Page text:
Four in the afternoon. The trees along the street, the upper branches, are catching the last, full light. The stadium is quiet, some bicycles leaning against the outer wall. I read the schedule once again and then go in, turning down towards the stands which are almost empty. Far away, the players are streaming across the soft grass. There seem to be no cries, no shouting, only the faint thud of kicks.


Fear and Loathing in America
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By Hunter S. Thompson

It’s no secret that literary outlaw and famed Gonzo journalist Hunter S. Thompson lived and worked at his homebase in Woody Creek for the majority of his formative writing years. Though the good Doctor is gone now, his larger-than-life legacy lives throughout Aspen. Vintage “Thompson for Sheriff” posters by Thomas Benton hang in law offices and bars around town, commemorating his run for Pitkin County Sheriff in 1970 on the Freak Power ticket, when he vowed to pave Aspen’s streets and rename the town “Fat City.” Though no longer owned by comrade in arms and fellow Woody Creature George Stranahan, The Woody Creek Tavern still has Thompson memorabilia scattered in almost every nook and cranny. Even the Explore Bookstore has an entire section dedicated to Hunter’s literary output and books compiled about him. Almost anyone who lived in Aspen or the Roaring Fork Valley between 1968 and 2005 has at least one Hunter Thompson story, of which they will probably be willingly to share if probed.

Thompson’s lives on in the American imagination for a literary canon that includes Hell’s Angels, Fear and Loathing in Last Vegas, Fear and Loathing on the Campaign Trail ’72, The Great Shark Hunt, Kingdom of Fear, Hey Rube, and The Rum Diary, which is currently being made into a movie by Johnny Depp. Here in Aspen, his magnanimous appeal was one filled with local lore. An astute observer of people and politics, Thompson coined the term “politics is the art of controlling your environment,” and fought tirelessly to protect all that was good about Aspen and his beloved Woody Creek, including the constant threat of “greedhead” developers looking to ruin paradise in pursuit of fast cash.

Books like Fear and Loathing in Las Vegas and Hell’s Angels have been inducted into the Modern Library and are considered modern classics. These books certainly could be considered worthy for this list. However, perhaps no book resonates with Aspen and Pitkin County like his second collection of letters, Fear and Loathing in America. The compilation brilliantly crafted correspondence to friends, editors, allies, and the occasional adversary between 1968 and 1976. The collection of letters contains his dispatches on the McGovern vs, Nixon campaign trail in 1972, the political scheming behind his revolutionary campaign for Pitkin County Sheriff on the Freak Power ticket in 1970, his legendary trip to Las Vegas with Oscar Zeta Acosta in search of the American Dream, and his doomed trip to Saigon at the end of the Vietnam War, when Rolling Stone editor Jann Wenner pulled the story and canceled his health insurance while enroute across the Pacific. Many of the letters were filed from Owl Farm, his fortified compound in Woody Creek in the wee hours of the morning. Thompson reveals his complex working process and inner-machinery behind Gonzo journalism while demonstrating his uncanny ability to write with vicious, razor sharp teeth and brandish the powerful cultural voice of a two-ton sledgehammer.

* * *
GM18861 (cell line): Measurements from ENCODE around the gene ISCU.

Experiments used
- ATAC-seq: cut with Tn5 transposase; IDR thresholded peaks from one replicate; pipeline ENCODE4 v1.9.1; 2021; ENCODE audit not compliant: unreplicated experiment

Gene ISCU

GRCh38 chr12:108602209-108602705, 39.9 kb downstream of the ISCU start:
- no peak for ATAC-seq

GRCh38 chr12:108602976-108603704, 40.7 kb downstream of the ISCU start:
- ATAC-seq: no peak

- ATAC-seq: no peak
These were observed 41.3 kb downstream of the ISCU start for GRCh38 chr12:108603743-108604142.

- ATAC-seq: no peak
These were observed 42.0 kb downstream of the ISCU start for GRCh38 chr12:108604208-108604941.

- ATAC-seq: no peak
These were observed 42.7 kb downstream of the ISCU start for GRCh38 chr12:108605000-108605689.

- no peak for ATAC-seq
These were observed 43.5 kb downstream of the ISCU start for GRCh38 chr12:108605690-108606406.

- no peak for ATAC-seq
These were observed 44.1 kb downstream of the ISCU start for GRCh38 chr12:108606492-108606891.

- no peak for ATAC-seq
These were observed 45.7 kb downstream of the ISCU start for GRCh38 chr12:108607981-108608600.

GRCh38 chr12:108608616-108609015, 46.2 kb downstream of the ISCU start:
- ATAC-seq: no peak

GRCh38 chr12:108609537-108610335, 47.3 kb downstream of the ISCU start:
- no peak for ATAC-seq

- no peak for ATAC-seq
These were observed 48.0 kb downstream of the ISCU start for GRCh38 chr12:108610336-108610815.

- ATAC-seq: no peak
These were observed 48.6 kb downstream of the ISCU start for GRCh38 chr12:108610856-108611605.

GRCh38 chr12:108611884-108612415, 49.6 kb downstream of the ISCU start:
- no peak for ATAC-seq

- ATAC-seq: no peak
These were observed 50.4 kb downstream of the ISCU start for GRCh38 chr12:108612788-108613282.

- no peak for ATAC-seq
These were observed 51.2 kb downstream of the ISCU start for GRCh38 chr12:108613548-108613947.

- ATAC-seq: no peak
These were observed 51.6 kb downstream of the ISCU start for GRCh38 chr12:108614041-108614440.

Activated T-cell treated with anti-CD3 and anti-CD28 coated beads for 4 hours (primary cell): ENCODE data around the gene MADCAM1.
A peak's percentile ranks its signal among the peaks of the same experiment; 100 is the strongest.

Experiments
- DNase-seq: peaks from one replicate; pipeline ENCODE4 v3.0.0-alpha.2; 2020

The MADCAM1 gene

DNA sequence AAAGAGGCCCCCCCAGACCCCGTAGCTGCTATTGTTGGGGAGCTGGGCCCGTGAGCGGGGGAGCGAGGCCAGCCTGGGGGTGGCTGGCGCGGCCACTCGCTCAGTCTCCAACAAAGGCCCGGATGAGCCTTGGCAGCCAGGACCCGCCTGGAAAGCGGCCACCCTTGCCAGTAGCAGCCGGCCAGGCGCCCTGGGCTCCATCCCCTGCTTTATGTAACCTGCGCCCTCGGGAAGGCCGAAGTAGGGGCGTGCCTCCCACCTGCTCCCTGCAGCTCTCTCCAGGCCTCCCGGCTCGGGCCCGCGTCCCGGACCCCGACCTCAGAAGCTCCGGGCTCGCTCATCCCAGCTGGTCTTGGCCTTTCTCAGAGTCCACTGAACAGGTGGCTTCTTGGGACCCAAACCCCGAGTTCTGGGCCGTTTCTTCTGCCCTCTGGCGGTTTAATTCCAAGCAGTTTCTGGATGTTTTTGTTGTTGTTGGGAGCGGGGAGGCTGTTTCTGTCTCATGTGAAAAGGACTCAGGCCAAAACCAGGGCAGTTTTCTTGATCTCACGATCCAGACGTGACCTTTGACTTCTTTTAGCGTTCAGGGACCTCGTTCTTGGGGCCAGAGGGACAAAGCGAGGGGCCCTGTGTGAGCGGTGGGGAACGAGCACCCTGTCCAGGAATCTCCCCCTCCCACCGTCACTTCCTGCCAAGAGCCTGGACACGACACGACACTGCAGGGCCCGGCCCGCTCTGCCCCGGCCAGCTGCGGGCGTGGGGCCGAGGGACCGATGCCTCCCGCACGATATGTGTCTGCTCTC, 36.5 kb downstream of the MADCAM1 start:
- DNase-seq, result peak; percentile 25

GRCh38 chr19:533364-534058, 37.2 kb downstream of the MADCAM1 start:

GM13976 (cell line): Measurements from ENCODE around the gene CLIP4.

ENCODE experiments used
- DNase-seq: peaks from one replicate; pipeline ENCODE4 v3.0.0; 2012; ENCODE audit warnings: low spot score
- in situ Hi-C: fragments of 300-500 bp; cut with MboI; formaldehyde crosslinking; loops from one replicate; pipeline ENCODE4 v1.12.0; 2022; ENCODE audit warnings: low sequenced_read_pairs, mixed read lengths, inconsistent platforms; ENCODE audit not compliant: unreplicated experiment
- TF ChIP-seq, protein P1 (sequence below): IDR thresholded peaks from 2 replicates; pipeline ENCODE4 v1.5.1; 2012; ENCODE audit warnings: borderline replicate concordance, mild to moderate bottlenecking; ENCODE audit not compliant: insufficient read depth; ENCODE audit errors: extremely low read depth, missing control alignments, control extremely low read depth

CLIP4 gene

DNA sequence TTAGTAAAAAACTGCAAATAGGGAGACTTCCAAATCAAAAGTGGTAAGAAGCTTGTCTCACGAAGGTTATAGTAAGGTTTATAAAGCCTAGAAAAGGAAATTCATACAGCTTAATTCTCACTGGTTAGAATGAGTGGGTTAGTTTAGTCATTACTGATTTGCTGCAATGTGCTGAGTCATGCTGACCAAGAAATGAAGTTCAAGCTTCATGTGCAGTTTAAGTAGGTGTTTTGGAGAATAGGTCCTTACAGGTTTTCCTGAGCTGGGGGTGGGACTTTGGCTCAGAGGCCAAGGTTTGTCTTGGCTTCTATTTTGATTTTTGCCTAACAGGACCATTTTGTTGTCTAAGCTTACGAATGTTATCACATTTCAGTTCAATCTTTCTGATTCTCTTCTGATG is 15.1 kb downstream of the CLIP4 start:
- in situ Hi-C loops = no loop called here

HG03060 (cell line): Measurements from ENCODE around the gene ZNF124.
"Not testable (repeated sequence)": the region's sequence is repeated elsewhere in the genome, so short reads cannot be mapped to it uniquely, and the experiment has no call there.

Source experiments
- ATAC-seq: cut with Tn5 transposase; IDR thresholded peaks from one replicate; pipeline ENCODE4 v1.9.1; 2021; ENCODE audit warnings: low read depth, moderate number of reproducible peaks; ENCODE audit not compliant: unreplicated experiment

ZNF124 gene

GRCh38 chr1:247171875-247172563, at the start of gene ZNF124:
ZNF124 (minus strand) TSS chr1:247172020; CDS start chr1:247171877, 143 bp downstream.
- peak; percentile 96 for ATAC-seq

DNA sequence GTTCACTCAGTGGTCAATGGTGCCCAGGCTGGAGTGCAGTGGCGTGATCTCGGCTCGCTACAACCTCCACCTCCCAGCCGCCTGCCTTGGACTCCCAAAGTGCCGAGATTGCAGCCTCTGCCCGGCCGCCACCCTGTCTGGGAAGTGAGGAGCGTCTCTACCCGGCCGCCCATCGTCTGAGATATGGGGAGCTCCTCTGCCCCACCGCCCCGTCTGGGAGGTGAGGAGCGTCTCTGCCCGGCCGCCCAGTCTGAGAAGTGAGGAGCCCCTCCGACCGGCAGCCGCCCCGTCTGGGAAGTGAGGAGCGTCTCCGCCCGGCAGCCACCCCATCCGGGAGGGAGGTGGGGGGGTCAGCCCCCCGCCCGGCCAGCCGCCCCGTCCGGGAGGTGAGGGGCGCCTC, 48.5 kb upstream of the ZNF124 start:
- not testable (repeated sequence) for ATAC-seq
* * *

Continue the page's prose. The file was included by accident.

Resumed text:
My main luxury in those years - a necessary luxury, in fact - was the ability to work in and out of my home-base fortress in Woody Creek. It was a very important psychic anchor for me, a crucial grounding point where I always knew I had love, friends, & good neighbors. It was like my personal Lighthouse that I could see from anywhere in the world - no matter where I was, or how weird & crazy & dangerous it got, everything would be okay if I could just make it home. When I made that hairpin turn up the hill onto Woody Creek Road, I knew I was safe."


To Aspen and Back: An American Journey
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By Peggy Clifford

Former Aspen Times managing editor and founder of a daily startup newspaper, The Aspen Flyer, Peggy Clifford brilliantly parallels the history of modern Aspen with the dawn of social change in post-War America. Clifford provides a detailed account of how Walter Paepcke moved into town to create a skiing Camelot – a dream perhaps fully realized when the Kennedy’s began skiing Aspen in the late 60s. She vividly documents the Cinderella-like emergence of a sleepy mining and ranching town to a world-class resort of affluence, exclusivity, tourism, and unregulated – albeit controversial - real estate and condo development. Clifford discusses the evolution of Aspen’s notoriously brutal small town politics and the various power plays of influential aristocracy like Paepcke, Shorty Pabst, Claudine Longet, Fritz Benedict, Ned Vare, Bob Anderson, and – of course – Hunter S. Thompson. Clifford’s voice is eloquent and her message is woeful. Like many, she eventually leaves Aspen for good, frustrated with what Aspen had become. To Aspen and Back reads like a breath of cool, fresh air for anyone fascinated with the American Dream and Aspen as both a place and the idea. Most editions in circulation include an introduction by Hunter S. Thompson

American fantasies start in places like Aspen. They are shown on television and described in magazine articles. They are believed by more and more people and finally accepted as facts. In places like Aspen, someone declares nature to be not only superior o man but separate from him; someone else says that growth is destructive; and someone else says that the basic laws are not laws but clichés. In places like Aspen, people make up new rules for the old, old game, and their bravado is taken as proof tat they are right. But fantasies are ephemeral at best. They fade and leave us face to face with the facts.